Swiss Medical Informatics

Edition 2016/00

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SMI

Digitaler Mutterpass Schweiz

Poster
Michel Murbach, et. al.
Published on 21.10.2016
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Digitaler Mutterpass Schweiz Autoren: Sabine Martin, Michel Murbach, Stephan Nüssli ABSTRACT Die Analyse des Dokumentationsworkflows in der Schwangerschaft diente als Grundlage für die Festlegung eines Mutterpass-Datensatzes. Dieser wird nach der Dokumentation im Praxisinformationssystem (PIS) im schweizspezifischen Austauschformat SMEEX (Swiss Medical Data Exchange) extrahiert und in einer Datenbank abgelegt. Die entwickelten Prototypen einer Web- und einer mobilen Applikation zeigen die Nutzungsmöglichkeiten des digitalen Mutterpasses für Schwangere und Behandelnde. Einleitung In der Schwangerschaft werden vielfältige Daten erfasst. Regelmässige Vorsorgeuntersuchungen bei der Gynäkologin oder Hebamme werden, je nach Bedarf, durch Ultraschall-Untersuchungen, pränatale Tests und weitere Ergebnisse ergänzt. (1) Die wesentlichen Daten werden im Mutterpass zusammengefasst, der zur institutionsübergreifenden Kommunikation und zum Datenaustausch dient. In diesen werden ab Feststellung der Schwangerschaft Informationen zur werdenden Mutter und ihrem Kind eingetragen, welche auch in Notfallsituationen wichtig sind. Da die papierbasierte Version Nachteile wie eine schlechte Verfügbarkeit mit sich bringt, wurde im Rahmen dieser Bachelorarbeit ein Konzept für den digitalen Mutterpass entwickelt. Dadurch wird die Verfügbarkeit verbessert und der Aufwand für Behandelnde verringert. (2) Zur Transformation der Daten aus dem PIS wurde das Austauschformat SMEEX verwendet. (3) Ergebnisse Der Datensatz besteht aus den Kategorien Personalien, pränatale Diagnostik, Serologien, Verlauf, Medikamente und Impfungen, Schwangerschaftsuntersuchungen und Ultraschall. Die Erstellung des Mutterpasses läuft in folgenden Teilschritten ab: 1)      SMEEX Extraktion: die Krankengeschichte des Patienten wird als .smeex-File (Zip-Format) gespeichert. 2)      Upload des Mutterpasses auf der Webseite 3)      Ablegen der Mutterpassdaten in der Datenbank 4)      Abrufen der Daten und Anzeigen des Mutterpasses auf der Webseite oder der mobilen Applikation Die Prüfung der Akzeptanz der App erfolgte durch Befragung von 27 Schwangeren, es zeigte sich sehr grosses Interesse. Diskussion Das Interesse an der Arbeit und die positiven Rückmeldungen bei der Befragung zeigen, dass der Mutterpass gerade für Schwangere von grosser Bedeutung ist. (4) Die übersichtliche Darstellung aller persönlichen Daten in einer App bietet einen grossen Vorteil gegenüber dem papierbasierten Mutterpass. Zudem werden auch für den Gynäkologen der Aufwand und die Fehleranfälligkeit verringert, da die Daten nicht von Hand übertragen werden müssen. Voraussetzung dafür ist eine strukturierte und standardisierte Datenerfassung. Das Konzept zur Extraktion der benötigten Daten aus dem PIS muss in einer weiterführenden Analyse ausgearbeitet werden. Ebenfalls ist zu prüfen, wie sich der digitale Mutterpass mit dem elektronischen Patientendossier verknüpfen lässt. Referenzen x 1. Inselspital Bern, Universitätsklinik für Frauenheilkunde. Ziele und Inhalte der Schwangerschaftsvorsorge. [Online]. [cited 2016 Mai 31. Available from: http://www.frauenheilkunde.insel.ch/de/unser-angebot/schwangerschaft/medizinische-informationen/optimale-anzahl-schwangerenvorsorgekontrollen/. 2. Zimmermann R, Blöchlinger-Wegmann B, Kurmanavicius J. Der elektronische Mutterpass. Der Gynäkologe. 2006 April: p. 278-282. 3. Amherd P. SMEEX, der Standard, damit eHealth durchgehend klappt. clinicum. 2015 Juni: p. 52-54. 4. Forster M, Dennison K, Callen J, et al. Maternity patients' access to their electronic medical records: use and perspectives of a patient portal. Health Information Management Journal. 2015: p. 4-11. x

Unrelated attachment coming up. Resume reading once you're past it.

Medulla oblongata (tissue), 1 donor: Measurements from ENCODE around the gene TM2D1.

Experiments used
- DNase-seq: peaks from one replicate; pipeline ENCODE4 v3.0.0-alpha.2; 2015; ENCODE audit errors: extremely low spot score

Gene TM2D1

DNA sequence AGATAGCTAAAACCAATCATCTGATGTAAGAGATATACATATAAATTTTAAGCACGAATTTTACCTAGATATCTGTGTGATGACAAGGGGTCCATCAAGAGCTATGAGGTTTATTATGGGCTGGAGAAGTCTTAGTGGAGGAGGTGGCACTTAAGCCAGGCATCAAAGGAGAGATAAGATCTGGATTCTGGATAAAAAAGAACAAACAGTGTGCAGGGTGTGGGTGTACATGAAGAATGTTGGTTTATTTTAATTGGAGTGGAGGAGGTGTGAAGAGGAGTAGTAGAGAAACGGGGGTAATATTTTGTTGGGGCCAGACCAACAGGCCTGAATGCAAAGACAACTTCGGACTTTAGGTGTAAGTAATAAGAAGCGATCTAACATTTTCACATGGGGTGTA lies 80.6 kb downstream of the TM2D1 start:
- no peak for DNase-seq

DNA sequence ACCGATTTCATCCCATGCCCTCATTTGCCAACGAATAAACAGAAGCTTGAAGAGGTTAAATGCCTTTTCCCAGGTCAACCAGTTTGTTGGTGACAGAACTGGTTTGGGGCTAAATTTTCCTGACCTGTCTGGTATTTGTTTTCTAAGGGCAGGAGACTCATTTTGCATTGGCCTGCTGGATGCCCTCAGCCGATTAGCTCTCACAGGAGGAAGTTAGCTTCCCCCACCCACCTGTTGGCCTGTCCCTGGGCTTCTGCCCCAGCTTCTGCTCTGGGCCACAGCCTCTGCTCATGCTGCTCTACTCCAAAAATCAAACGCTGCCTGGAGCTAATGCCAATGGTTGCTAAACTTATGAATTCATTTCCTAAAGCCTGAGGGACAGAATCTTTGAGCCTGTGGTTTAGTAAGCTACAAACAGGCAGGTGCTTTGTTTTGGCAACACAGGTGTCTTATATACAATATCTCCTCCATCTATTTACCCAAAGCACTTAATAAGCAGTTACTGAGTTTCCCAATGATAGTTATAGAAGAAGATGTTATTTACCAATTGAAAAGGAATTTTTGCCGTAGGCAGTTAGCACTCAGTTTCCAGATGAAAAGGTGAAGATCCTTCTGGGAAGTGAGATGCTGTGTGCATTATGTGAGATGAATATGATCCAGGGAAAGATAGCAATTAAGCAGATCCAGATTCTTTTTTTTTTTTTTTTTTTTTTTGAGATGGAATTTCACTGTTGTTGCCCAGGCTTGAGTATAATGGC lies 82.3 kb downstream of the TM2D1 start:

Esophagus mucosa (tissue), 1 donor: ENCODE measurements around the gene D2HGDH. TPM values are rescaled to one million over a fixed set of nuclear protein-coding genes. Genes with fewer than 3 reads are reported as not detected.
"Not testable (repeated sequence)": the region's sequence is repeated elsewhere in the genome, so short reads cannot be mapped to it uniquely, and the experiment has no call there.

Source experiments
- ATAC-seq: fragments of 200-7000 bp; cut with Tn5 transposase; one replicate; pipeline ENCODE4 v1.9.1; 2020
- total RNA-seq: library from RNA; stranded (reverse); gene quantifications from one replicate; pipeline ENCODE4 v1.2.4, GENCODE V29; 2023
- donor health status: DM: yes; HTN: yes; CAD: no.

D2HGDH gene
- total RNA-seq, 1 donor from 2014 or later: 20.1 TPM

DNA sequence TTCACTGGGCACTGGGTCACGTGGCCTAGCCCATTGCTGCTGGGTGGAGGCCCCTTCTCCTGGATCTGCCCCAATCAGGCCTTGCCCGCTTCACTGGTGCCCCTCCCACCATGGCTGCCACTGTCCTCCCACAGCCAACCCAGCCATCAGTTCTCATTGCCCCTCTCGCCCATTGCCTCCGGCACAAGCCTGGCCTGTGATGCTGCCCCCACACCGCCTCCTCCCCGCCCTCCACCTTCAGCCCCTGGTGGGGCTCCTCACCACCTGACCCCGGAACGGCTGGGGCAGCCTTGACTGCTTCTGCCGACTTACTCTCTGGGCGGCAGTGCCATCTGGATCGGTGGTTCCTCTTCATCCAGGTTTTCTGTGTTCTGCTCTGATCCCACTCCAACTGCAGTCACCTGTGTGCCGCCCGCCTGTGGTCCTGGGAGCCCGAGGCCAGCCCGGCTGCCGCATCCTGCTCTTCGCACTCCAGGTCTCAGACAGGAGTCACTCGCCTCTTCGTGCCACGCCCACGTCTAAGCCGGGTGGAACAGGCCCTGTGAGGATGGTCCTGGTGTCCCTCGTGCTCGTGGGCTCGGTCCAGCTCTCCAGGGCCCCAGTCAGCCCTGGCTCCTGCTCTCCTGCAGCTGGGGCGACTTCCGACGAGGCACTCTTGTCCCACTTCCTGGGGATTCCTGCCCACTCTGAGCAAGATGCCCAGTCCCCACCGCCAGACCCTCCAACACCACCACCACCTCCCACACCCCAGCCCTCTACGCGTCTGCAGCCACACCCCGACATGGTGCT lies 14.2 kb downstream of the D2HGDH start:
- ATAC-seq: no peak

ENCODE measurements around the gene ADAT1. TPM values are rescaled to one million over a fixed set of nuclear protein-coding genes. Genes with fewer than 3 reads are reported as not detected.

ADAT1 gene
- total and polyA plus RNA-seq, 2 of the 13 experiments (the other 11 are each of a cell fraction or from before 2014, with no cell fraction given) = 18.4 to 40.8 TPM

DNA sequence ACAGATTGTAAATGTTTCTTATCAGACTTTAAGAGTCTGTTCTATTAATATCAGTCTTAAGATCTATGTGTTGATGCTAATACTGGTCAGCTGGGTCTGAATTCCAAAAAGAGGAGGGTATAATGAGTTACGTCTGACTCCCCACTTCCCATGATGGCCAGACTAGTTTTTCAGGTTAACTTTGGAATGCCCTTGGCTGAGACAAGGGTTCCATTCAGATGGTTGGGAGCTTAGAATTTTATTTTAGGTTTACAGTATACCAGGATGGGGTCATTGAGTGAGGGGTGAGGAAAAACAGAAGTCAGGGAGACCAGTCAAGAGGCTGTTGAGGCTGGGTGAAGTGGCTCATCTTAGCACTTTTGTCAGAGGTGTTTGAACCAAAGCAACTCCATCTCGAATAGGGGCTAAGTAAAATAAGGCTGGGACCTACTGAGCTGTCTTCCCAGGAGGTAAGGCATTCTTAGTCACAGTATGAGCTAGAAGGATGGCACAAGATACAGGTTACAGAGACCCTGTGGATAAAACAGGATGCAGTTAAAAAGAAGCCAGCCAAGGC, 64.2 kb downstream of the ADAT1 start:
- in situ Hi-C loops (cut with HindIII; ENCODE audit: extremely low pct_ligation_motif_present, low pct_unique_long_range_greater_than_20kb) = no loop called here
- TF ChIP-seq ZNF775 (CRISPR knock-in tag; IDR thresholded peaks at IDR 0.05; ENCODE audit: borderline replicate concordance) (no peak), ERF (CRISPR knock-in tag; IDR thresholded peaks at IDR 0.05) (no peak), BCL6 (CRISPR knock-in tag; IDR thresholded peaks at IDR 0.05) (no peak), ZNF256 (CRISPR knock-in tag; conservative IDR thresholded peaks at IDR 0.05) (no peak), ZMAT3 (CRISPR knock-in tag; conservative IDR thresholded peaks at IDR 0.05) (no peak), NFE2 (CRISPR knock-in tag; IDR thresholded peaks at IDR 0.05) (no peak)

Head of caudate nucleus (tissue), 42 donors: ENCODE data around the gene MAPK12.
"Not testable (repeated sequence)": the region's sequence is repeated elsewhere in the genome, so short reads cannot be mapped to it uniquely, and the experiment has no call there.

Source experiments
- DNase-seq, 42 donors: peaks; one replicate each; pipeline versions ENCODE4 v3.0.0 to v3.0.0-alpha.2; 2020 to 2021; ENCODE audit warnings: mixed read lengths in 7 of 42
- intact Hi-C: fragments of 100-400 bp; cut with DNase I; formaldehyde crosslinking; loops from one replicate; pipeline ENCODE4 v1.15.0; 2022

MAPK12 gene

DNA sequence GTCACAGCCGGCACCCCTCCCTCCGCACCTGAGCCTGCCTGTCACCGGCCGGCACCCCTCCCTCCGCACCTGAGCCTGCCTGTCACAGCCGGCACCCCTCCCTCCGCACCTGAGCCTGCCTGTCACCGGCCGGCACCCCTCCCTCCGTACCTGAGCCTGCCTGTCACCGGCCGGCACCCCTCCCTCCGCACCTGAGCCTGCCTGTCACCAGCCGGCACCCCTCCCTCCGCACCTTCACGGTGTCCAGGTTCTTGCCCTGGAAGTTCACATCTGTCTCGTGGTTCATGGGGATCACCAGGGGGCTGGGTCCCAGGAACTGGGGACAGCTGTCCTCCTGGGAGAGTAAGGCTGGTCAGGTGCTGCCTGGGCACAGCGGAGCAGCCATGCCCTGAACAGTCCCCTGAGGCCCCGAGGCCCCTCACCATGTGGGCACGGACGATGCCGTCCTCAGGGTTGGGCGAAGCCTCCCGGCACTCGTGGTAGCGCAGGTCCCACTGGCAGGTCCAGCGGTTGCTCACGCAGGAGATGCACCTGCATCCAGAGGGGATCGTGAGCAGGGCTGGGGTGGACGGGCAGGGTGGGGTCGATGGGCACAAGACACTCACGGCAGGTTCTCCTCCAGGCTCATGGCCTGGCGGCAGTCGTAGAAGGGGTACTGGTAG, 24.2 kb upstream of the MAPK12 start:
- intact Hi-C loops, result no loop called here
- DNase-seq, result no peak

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Alex Gnaegi
Published on 21.10.2016
Alex Gnaegi

The aim of the Infomed project is to implement a shared electronic patient record for all the healthcare professionals and patients in the canton du Valais. Just before opening Infomed to the patients we ask the participating physicians about their platform’s satisfaction. We also try to get their opinion about the access by the patients to Infomed and the included medical records.

Frederic Ehrler, et. al.
Published on 21.10.2016
Frederic Ehrler
+2

The rapid adoption of mobile applications for wellness and health tracking has resulted in vast amounts of patient-generated data. However, these data are often underutilized in the traditional patient care. In this paper, we explore how to use these patient-generated data to improve patient care. Based on a review of healthcare model and recommendations, we propose and compare four models with increasing integration with electronic health records. We also compared the freedom of choice of apps, as well as content validity and expected effectiveness. In the first model, patients have the full range of app choice, and full control over their data, in particular for sharing with healthcare providers. In the second model, patients use a selection of apps to export their data to a repository, which can be accessed by their providers (without integration into the EHR). In the third model, interoperability between the apps and the EHR allows full integration, but restricts app choice. Finally, the last model adds the notion of cost-effectiveness to the previous model. Although the EHR-integrated models limit app choice for patients, the app content is medically validated and patient-generated data is more easily accessed to improve patient care. However, these integrated models require decision support algorithms to avoid overwhelming the healthcare providers with data, and may not necessarily imply better quality patient care.

Patrick Beeler
Published on 21.10.2016
Patrick Beeler